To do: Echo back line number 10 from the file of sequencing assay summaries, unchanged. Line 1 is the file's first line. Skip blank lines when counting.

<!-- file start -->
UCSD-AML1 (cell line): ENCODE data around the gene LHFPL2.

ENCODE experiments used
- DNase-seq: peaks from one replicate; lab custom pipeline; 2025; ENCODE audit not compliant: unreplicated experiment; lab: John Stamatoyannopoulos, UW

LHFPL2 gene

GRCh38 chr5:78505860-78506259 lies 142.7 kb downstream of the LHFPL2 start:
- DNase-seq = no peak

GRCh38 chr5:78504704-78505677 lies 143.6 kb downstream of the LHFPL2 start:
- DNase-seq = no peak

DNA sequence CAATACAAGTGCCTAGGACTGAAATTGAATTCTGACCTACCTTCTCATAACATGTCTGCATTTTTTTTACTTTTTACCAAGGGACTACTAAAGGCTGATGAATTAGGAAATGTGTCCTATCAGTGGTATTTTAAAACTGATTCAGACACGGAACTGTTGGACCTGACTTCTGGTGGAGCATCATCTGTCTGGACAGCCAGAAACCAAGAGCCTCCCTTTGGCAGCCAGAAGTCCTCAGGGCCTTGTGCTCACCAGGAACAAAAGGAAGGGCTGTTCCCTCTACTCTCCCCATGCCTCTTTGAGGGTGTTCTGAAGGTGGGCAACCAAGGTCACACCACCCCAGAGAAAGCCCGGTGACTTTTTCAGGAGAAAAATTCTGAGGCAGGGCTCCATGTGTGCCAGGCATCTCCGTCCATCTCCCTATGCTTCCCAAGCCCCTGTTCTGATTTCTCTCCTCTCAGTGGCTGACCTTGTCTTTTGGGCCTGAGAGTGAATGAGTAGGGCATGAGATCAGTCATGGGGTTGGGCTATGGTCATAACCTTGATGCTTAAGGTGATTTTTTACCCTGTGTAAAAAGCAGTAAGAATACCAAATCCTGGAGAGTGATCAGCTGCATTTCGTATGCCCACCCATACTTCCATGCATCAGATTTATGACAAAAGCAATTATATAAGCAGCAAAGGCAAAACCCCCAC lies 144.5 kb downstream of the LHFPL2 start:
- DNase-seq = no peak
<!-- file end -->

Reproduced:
- DNase-seq = no peak